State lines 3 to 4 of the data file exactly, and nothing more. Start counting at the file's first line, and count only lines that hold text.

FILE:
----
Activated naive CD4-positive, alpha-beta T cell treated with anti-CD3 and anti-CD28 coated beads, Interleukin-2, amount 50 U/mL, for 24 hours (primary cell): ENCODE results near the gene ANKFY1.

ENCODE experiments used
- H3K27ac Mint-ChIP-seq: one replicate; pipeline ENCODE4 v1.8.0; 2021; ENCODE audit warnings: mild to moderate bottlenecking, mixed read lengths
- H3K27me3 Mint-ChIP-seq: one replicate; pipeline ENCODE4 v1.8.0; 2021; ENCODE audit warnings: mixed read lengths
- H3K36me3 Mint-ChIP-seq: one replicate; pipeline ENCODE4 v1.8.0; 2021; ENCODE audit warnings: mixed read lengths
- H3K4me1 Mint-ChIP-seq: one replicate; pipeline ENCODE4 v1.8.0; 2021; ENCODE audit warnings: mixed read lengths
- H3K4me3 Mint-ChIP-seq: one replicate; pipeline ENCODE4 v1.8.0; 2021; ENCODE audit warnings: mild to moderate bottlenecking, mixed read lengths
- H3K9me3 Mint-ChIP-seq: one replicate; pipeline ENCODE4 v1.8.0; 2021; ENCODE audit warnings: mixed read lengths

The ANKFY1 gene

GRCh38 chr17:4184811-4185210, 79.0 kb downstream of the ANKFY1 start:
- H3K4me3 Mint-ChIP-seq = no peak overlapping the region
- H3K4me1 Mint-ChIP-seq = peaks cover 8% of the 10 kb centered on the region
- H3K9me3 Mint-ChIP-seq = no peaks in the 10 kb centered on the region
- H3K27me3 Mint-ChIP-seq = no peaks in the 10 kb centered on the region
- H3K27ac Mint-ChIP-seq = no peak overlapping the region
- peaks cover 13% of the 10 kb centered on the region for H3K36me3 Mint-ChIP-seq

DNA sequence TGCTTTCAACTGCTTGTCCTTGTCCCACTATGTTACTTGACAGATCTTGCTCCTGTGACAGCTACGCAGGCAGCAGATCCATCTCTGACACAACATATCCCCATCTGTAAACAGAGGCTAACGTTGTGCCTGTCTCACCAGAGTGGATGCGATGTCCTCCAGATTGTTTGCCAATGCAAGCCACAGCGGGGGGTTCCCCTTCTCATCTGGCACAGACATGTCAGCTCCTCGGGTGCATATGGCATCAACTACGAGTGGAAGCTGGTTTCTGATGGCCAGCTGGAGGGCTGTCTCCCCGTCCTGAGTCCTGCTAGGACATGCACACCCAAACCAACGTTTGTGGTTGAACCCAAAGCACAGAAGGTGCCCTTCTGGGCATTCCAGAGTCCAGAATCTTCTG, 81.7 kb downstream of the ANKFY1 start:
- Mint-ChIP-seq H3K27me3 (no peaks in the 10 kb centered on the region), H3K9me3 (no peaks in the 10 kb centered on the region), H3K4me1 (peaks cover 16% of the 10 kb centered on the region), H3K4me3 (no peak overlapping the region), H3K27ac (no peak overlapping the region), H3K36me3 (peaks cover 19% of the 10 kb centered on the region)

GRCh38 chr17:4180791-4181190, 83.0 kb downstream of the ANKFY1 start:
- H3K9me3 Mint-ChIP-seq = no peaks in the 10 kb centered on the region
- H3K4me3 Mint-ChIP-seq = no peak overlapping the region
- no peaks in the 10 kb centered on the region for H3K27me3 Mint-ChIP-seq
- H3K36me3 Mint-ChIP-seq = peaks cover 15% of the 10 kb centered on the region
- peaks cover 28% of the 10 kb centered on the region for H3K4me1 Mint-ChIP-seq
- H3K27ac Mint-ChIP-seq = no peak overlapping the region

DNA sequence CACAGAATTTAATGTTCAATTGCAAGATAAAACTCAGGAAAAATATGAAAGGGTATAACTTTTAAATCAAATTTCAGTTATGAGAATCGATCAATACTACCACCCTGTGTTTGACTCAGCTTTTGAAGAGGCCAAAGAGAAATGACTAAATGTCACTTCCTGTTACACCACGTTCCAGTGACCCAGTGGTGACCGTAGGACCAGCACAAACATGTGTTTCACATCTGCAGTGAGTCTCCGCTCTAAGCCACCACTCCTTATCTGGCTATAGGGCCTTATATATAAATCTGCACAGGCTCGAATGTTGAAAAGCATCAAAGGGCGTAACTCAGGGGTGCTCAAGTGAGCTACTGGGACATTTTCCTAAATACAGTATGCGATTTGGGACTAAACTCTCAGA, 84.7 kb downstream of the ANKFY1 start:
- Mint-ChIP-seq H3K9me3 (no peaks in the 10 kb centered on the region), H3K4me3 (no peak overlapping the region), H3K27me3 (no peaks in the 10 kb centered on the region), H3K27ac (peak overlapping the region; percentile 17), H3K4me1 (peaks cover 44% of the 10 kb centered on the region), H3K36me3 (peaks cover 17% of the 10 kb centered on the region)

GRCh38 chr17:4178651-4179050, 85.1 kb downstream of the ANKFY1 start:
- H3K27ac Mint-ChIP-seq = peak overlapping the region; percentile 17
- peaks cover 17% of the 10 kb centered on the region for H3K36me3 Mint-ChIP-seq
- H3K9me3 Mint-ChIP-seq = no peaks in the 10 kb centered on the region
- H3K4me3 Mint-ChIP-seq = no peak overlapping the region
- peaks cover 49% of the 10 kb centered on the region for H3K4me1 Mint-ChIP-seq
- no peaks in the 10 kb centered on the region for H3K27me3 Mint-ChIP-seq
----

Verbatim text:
- H3K27ac Mint-ChIP-seq: one replicate; pipeline ENCODE4 v1.8.0; 2021; ENCODE audit warnings: mild to moderate bottlenecking, mixed read lengths
- H3K27me3 Mint-ChIP-seq: one replicate; pipeline ENCODE4 v1.8.0; 2021; ENCODE audit warnings: mixed read lengths